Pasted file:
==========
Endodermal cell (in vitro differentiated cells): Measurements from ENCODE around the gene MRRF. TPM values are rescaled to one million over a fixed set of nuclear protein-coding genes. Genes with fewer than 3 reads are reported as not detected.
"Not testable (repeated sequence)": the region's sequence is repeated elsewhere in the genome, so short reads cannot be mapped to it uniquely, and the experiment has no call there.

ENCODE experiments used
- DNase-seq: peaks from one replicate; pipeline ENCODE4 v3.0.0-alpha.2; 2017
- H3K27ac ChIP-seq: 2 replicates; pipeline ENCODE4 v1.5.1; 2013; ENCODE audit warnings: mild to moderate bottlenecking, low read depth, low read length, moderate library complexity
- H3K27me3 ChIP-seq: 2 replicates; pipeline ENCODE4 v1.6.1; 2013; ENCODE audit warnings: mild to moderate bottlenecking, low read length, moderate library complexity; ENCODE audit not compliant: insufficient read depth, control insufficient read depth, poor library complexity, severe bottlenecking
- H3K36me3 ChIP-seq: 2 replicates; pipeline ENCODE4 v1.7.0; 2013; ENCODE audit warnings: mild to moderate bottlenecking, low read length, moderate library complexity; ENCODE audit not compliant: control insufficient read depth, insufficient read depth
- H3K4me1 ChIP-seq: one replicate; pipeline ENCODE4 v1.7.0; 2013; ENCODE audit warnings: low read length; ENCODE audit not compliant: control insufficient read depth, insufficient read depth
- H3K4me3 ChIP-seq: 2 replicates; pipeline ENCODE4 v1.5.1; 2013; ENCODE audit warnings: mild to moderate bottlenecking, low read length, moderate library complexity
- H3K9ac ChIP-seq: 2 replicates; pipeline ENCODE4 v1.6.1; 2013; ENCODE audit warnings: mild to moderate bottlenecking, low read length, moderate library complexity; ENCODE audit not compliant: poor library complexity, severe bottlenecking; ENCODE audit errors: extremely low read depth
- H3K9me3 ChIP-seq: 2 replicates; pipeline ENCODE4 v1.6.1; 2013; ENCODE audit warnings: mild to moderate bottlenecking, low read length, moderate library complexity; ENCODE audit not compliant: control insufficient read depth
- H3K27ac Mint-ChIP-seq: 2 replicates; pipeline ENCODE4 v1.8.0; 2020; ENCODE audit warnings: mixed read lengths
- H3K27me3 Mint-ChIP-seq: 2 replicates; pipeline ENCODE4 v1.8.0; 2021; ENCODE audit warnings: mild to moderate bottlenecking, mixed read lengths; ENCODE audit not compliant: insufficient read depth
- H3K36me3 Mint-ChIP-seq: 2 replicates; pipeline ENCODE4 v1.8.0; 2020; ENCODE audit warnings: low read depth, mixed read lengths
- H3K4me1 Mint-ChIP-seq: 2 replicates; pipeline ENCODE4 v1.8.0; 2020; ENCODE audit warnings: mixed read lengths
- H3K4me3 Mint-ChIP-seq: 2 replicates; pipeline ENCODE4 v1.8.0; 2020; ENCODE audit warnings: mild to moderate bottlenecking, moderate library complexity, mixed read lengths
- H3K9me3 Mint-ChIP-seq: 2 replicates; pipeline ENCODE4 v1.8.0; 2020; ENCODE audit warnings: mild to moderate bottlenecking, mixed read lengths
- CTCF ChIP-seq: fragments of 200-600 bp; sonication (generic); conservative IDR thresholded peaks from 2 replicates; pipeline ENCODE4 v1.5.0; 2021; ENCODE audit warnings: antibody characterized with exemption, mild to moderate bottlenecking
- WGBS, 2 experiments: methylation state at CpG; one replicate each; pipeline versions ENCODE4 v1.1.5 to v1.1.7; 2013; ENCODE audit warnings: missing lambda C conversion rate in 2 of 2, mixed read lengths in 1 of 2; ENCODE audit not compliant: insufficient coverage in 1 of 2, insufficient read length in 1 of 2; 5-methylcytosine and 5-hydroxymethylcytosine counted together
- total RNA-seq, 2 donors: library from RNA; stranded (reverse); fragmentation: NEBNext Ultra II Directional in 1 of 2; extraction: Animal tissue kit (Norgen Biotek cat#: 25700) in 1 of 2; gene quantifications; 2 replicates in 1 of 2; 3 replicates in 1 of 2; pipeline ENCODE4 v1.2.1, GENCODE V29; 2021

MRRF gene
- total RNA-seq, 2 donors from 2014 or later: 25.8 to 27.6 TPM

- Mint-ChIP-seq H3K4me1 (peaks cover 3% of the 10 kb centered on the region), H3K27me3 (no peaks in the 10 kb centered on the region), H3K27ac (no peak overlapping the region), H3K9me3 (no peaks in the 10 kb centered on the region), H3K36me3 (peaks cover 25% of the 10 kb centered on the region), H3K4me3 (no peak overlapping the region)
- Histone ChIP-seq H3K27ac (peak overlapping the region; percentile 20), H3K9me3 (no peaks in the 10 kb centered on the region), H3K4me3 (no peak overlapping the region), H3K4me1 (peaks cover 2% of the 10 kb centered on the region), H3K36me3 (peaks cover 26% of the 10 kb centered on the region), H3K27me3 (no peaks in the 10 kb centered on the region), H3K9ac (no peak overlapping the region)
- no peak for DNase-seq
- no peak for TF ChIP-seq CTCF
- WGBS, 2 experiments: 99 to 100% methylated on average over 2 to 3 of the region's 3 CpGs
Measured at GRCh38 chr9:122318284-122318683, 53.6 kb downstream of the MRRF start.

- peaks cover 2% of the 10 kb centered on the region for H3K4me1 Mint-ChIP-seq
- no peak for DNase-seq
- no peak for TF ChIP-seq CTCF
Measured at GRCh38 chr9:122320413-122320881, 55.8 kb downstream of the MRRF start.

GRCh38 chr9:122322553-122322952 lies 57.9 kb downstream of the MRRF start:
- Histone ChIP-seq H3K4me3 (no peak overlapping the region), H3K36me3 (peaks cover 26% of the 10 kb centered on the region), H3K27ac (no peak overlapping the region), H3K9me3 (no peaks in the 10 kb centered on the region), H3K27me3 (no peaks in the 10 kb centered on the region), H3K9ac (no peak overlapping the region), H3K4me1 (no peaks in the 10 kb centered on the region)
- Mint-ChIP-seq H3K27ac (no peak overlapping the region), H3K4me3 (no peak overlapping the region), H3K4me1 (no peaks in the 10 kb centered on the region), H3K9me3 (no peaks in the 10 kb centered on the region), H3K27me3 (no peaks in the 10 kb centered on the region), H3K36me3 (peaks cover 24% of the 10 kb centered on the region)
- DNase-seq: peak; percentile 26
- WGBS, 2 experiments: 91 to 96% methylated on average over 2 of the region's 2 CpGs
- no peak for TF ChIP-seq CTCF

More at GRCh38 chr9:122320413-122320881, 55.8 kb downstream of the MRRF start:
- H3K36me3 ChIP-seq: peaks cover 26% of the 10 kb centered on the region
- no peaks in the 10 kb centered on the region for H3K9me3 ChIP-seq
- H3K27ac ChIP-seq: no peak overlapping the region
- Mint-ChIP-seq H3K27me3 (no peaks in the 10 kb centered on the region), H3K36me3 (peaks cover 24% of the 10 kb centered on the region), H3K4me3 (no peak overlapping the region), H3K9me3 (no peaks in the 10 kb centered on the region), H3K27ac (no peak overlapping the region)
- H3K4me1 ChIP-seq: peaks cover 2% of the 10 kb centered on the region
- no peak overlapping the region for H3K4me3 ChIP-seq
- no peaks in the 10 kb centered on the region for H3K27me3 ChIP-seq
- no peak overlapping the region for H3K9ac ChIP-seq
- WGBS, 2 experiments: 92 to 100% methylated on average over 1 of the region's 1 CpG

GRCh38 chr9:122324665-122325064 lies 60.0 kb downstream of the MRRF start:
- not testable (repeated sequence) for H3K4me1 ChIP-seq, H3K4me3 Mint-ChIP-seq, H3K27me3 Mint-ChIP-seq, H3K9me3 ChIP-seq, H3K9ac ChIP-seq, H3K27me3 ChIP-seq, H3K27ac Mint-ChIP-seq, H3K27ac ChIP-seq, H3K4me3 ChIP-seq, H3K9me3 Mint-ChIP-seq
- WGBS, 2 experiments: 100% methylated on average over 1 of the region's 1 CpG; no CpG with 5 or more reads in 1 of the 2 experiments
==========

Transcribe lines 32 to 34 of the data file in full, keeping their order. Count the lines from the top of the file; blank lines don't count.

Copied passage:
Measured at GRCh38 chr9:122320413-122320881, 55.8 kb downstream of the MRRF start.

GRCh38 chr9:122322553-122322952 lies 57.9 kb downstream of the MRRF start:
- Histone ChIP-seq H3K4me3 (no peak overlapping the region), H3K36me3 (peaks cover 26% of the 10 kb centered on the region), H3K27ac (no peak overlapping the region), H3K9me3 (no peaks in the 10 kb centered on the region), H3K27me3 (no peaks in the 10 kb centered on the region), H3K9ac (no peak overlapping the region), H3K4me1 (no peaks in the 10 kb centered on the region)